'Jealous' ('Jalouse'): Film Review

Jealous Still - Publicity - H 2017
Courtesy of Mandarin Production/StudioCanal/France 2 Cinema/Severine Brigeot
You only need one bad mom in this endearing French comedy.

Karin Viard ('My Piece of the Pie') plays a divorced mother who is green with envy in this latest comedy from directors David and Stephane Foenkinos ('Delicacy').

Although she hasn’t lined up as many masterpieces as Isabelle Huppert, nor does she have the cinema populaire appeal of Sophie Marceau, 51-year-old actress Karin Viard has carved an impressive niche for herself in French films of the past decade or so.

In movies like My Piece of the Pie, 21 Nights With Pattie, On Air and Lulu femme nue, she’s used her impeccable comic timing and deadpan delivery to portray women going through tricky midlife crises, yet managing to come out on top through a mix of serendipitous encounters, sexual awakenings or good old Gallic sang-froid.

Her latest starring role is in Jealous (Jalouse), a new film by Delicacy writers-directors David and Stephane Foenkinos that seems entirely attuned to Viard’s specific talents. Something like Mommie Dearest transformed into a light Parisian dramedy, the story follows the life of a recently divorced mother named Nathalie (Viard) who, as the title bluntly states, suffers from the cardinal sin of envy.

Not only is Nathalie jealous of her ex-husband (Thibault de Montalembert), her best friend (Anne Dorval) and a new teacher (Anais Demoustier) at the preparatory school where she’s reigned for decades in the French department, but she’s absolutely resentful of her beautiful and nearly perfect 18-year-old daughter, Mathilde (newcomer Dara Tombroff), who’s vying to become a professional ballerina.

We first meet Nathalie as she drunkenly, and rather begrudgingly, celebrates Mathilde’s birthday, only to wake up with a nasty hangover the next day. From then on things take a dip for the worse as jealousy — and, per her physician, the early symptoms of menopause — drive Nathalie to sabotage the lives of those around her.

She ruins her ex’s Club Med trip with his new girlfriend (Marie-Julie Baup), tries to break up her best buddy’s happy marriage, does everything in her power to subvert her teaching rival’s new agenda and then inadvertently (or at least not all that consciously) poisons Mathilde just before her big audition for the Paris Opera Ballet. Even worse, if possible, she blows her own chances of finally restarting her long-dormant love life by kicking a perfectly viable and extremely suave suitor (Bruno Todeschini) out of the house for allegedly staring at Mathilde’s rear-end.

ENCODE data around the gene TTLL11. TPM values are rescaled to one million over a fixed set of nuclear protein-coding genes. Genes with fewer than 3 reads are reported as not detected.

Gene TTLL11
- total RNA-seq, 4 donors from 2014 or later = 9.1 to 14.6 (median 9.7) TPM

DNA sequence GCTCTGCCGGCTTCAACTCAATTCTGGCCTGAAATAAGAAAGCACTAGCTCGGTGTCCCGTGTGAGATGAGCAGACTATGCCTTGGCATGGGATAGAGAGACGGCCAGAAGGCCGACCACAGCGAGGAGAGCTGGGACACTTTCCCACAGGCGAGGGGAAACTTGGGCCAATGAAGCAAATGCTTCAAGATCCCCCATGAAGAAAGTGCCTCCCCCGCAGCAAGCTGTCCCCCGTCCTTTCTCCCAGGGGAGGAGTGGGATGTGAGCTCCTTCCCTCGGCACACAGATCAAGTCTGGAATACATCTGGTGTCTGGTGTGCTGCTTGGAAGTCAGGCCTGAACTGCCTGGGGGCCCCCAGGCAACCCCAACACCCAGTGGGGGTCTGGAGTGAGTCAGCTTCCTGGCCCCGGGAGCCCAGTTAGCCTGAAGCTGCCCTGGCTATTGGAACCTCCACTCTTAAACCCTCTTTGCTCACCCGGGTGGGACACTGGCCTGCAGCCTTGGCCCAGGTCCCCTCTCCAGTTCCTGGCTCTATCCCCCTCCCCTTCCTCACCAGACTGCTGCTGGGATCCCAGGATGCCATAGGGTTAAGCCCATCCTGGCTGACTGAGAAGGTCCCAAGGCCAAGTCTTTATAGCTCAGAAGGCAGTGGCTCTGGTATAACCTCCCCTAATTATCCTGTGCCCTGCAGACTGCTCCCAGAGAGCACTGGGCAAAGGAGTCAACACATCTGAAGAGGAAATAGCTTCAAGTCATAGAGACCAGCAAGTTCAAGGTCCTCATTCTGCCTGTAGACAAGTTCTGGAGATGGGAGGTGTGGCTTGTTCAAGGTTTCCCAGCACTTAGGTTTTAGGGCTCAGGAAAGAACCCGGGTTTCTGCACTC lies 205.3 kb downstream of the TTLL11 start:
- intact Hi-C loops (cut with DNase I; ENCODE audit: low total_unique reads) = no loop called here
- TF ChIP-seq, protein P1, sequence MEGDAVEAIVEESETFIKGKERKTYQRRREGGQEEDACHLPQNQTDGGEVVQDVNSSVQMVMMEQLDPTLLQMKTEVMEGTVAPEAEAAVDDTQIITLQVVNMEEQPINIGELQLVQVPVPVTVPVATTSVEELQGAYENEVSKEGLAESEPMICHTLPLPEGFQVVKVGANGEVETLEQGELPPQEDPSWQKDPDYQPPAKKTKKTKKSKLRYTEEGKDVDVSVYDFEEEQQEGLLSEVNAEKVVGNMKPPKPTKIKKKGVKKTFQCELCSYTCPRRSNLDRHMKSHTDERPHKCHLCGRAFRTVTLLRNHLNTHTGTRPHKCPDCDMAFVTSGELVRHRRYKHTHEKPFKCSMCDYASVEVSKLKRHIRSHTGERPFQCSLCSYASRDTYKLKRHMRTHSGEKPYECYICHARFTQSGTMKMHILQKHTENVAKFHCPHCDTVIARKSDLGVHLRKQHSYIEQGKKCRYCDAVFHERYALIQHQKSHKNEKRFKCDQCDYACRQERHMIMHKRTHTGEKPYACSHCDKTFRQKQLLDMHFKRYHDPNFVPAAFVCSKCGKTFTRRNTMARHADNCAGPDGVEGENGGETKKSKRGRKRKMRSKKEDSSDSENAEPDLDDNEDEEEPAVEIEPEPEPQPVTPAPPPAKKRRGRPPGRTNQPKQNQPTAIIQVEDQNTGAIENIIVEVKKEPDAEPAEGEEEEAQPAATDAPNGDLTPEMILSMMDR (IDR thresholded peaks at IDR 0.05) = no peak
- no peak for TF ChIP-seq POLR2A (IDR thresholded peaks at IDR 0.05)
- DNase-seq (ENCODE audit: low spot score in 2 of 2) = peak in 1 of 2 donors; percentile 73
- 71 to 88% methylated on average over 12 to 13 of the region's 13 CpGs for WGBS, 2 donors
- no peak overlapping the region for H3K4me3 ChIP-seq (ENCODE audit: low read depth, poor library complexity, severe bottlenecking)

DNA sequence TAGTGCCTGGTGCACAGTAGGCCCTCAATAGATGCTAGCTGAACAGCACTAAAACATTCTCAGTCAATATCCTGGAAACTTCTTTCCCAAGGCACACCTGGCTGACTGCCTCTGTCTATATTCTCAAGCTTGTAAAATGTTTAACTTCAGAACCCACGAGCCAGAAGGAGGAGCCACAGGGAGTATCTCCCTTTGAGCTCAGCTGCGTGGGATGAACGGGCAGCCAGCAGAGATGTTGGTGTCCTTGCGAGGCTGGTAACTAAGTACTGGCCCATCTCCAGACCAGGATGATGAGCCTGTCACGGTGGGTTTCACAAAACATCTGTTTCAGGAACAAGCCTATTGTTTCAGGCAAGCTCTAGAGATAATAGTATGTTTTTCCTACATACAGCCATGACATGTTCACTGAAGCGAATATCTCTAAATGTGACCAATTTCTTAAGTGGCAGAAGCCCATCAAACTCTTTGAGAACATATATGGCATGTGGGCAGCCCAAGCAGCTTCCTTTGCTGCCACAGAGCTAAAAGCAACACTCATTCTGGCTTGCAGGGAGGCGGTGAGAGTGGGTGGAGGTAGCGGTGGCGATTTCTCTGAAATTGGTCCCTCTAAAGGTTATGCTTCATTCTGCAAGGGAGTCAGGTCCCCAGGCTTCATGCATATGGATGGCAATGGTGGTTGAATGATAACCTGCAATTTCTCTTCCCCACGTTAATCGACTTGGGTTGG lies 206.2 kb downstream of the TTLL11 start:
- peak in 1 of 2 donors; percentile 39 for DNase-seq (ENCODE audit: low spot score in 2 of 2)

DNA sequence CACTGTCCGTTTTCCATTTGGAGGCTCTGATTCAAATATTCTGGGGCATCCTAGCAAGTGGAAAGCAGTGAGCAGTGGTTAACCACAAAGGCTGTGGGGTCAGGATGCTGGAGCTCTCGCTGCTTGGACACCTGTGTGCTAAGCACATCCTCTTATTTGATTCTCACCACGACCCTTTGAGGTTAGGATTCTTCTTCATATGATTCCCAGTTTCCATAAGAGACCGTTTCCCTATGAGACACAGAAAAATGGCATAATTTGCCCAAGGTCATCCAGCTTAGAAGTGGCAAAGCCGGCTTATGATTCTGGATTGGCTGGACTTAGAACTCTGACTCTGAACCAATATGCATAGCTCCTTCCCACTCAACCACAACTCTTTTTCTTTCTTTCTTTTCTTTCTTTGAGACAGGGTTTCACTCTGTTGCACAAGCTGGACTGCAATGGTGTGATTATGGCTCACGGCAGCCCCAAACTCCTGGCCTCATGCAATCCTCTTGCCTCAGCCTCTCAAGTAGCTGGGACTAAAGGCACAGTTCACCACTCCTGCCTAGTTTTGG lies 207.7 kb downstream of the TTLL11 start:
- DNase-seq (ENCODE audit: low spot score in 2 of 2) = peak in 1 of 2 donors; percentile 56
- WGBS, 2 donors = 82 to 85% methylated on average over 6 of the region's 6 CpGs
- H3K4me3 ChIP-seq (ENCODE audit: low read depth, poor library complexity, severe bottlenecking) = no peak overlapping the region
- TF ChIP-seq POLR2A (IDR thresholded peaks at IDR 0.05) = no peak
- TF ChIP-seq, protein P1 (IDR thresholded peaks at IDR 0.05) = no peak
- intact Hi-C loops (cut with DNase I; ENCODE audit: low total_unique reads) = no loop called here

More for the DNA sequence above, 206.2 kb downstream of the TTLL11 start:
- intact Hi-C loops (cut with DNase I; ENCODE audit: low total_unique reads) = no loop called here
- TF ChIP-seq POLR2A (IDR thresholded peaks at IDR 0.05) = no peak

The directors get much mileage out of Nathalie’s toxic behavior, with Viard drawing laughs from what’s actually an extremely sad, borderline disturbing tale of one fiftysomething woman’s downward spiral into alcoholism, resentment and general misery. As this is a comedy, however, things will eventually brighten up in the third act, with Nathalie finding much-needed respite at the local municipal swimming pool, where she befriends a woman even older than herself — and one whose outlook on life is significantly less grim. It’s a rather simplistic shortcut to what feels like a forced happy ending, although thankfully the film doesn’t try to tie up every single loose end.

Compared to the Foenkinos Bros.’ debut feature, Delicacy, which was really a tad too cute for its own good, Jealousy goes more for the jugular in terms of the jokes. Viard is truly at her best when she’s doing some very bad things — whether it’s smoking a fat joint before a necessary trip to the therapist, driving away her daughter’s kind-hearted boyfriend (Corentin Fila) or wreaking havoc in the teachers’ lounge at school — yet she also turns Nathalie into a rather sympathetic character. Still, in terms of pure crassness, the scene where she and arch educational enemy Melanie finally have a tete-a-tete is definitely a highlight, revealing how low two teachers can go when left alone in a classroom.

Viard can draw a decent crowd in France, and this movie has already hit close to 500,000 admissions after 10 days in theaters. Francophone slots are assured, while the film’s very Parisian setting and subject matter could help land it in overseas art houses looking for upscale comedies with a sizeable serving of bad behavior.

Production companies: Mandarin Production, StudioCanal, France 2 Cinema
Cast: Karin Viard, Dara Tombroff, Anne Dorval, Thibault de Montalembert, Bruno Todeschini, Anais Demoustier
Directors-screenwriters: David Foenkinos, Stephane Foenkinos
Producers: Eric Altmayer, Nicolas Altmayer
Director of photography: Guillaume Deffontaines
Production designer: Marie Cheminal
Costume designer: Emmanuelle Youchnovski
Editor: Virginie Bruant
Composers: Paul-Marie Barbier, Julien Grunberg
Casting director: David Bertrand
Sales: StudioCanal

In French
102 minutes